One of the gifts I have been very fortunate with in recent years is the presence in my life of a few special young ladies who like to experiment with my camera and me.

Experimenters have helped me blossom and expand my range of photography skills in many directions. From steel wool to long exposure photography, a key element of my success has been the patient and willing support of these very beautiful ladies.

And to a person, they have been so much more than just subjects for my lens; they have developed plans, creative ideas, and in many instances guidance that has taken my skills down some interesting paths.

In many ways I am still only at the beginning of these journeys and many miles from being expert. But it is the learning (as well as occasionally achieving) that gives me the real thrill.

I spotted Brittany the other evening under a tree putting a lighted hoop through its paces and so it called me out to try to capture it. Typically, I wouldn’t even have tried because it was really too bright at that time of early evening to properly shoot long exposures on the light trails.

And so I had to adapt what I had already learned about the camera and try to get it to ignore a lot of the ambient light. She encouraged my efforts and kept working her magic and after many failed initial efforts, I stumbled into this sequence that I have attached here. I hope you enjoy them!

This morning as I awoke to a chilly but beautiful Florida morning, I heard my camera moaning in anticipation at what this weekend might bring it. And by the time the weekend is over, I hope to have delivered something that puts a smile on its face.

I have a few ideas and I will see where they take me.

But in the meantime, I began to think this morning about how my own camera success is not just dependent on some willing co-conspirators but very much enriched by their presence.

Gone are the days when passive observation of a beautiful happening is enough to count my imagery as successful. Sunrise and sunsets are enriched by birds, silhouetters, and yes even hoopers. (OK, I need to stop making up words for a while … pretty soon no-one will even understand me as I resort to a made-up language to help paint my pictures).

Flowers are enhanced by bees, love bugs and raindrops. And the trails brought to life by alligators that cross them.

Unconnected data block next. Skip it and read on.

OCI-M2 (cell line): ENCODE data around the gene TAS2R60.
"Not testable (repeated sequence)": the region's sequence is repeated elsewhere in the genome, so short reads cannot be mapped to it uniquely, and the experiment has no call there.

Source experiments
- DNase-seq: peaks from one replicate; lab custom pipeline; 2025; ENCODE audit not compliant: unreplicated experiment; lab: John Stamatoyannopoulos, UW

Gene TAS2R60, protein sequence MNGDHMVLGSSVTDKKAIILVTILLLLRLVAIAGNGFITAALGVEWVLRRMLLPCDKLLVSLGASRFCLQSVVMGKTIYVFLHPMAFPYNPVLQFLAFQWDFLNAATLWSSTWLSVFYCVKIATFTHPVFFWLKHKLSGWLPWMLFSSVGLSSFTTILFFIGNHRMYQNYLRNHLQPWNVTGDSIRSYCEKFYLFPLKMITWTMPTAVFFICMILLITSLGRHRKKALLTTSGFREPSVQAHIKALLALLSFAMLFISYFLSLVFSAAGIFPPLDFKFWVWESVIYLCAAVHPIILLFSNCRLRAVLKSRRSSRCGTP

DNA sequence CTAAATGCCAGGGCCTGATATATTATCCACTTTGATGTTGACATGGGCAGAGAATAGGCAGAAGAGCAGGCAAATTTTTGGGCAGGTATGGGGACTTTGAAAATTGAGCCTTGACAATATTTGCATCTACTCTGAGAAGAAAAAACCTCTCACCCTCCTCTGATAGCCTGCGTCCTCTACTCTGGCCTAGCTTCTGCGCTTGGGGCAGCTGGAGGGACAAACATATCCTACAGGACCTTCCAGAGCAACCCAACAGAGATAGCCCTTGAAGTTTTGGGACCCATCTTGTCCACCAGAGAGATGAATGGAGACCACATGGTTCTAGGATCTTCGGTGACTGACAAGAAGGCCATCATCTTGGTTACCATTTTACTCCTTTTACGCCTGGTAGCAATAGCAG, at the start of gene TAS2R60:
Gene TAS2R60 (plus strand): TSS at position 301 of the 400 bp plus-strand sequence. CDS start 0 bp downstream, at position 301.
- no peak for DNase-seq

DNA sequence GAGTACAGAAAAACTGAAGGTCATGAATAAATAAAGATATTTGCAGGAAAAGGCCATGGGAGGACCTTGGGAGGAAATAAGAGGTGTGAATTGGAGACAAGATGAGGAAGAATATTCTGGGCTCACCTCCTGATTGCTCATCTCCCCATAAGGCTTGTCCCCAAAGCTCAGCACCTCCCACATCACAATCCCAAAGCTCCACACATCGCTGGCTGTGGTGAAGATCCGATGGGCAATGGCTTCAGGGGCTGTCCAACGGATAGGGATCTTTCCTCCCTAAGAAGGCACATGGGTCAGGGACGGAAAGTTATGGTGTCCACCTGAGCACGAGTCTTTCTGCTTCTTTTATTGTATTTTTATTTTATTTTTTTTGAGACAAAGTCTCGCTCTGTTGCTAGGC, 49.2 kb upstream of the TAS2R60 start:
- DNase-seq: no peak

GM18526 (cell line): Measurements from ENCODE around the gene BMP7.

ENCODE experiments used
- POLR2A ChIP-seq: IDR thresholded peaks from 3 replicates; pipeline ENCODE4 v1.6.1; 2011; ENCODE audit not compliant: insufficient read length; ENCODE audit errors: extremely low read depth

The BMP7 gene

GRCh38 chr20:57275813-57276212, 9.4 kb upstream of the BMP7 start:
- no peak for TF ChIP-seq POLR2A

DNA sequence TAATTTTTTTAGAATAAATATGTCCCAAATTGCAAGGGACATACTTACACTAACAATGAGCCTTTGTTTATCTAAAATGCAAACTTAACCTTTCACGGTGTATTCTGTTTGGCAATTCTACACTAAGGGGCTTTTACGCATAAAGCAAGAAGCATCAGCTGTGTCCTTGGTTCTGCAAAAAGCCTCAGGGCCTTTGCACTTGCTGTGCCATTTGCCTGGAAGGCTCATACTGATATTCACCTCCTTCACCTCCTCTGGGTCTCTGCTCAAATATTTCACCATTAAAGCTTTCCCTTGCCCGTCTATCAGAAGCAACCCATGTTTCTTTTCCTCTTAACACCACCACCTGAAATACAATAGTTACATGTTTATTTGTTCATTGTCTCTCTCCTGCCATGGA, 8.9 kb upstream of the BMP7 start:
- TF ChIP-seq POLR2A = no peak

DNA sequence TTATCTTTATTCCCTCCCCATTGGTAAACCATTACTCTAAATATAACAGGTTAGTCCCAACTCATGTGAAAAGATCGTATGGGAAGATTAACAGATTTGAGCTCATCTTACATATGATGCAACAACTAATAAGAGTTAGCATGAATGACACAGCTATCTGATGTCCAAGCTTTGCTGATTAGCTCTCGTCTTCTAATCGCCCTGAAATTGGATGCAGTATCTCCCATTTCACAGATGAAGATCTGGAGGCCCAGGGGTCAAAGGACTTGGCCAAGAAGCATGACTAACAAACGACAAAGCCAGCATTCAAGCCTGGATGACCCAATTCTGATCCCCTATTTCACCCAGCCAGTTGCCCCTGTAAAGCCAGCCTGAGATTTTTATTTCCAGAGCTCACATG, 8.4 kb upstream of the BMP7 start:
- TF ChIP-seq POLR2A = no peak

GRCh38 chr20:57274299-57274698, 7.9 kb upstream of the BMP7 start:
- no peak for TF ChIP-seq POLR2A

One of the lovely aspects of what we do is that there is always someone or something to enrich our experience. We just have to step off our island and offer a welcoming hand.

And when it comes time to try something new, it is almost always better in the company of others. They expand our thought process and provide insights into a variable that might make our experiment work. Or at the very least, work better.

A huge part of life’s learning comes from our involvement with others. And an open mind is one that learns better.

So I always try to share an experience with those that I learn from. It becomes a joint effort and when it works, a joint success. Those are the best successes.

As experimentation tools, cameras provide a wonderful platform. Their success is very quickly determined and their feedback is invaluable to the learning process.

Wouldn’t it be wonderful if all of life behaved like that? An instant feedback loop that helped redirect our efforts and improved our aim?

I think what I have learned thus far is that true friends are the cameras in our “real” life. They help guide us and let us know when we are doing something right or wrong. They don’t judge and only support.

When we experiment by traveling down a new path, they give us the feedback on whether it is a good or bad move. And when we listen and understand, then we are best able to determine if this really is a path for us, or not.

The destination for each of us is the same, so it doesn’t really matter where we actually go. Only how we get there!

By experimenting we take our lives in new directions and our lives become more interesting and full. Why would you want anything less for your one life?

People who are success-obsessed and destination-focused, avoid experimentation because of the risk of failure. But the real failure is never having tried.

Travel the path less-worn and bring someone with you. Life’s journey is best witnessed through the eyes of a true (and experimental) friend.

Have a wonderful week!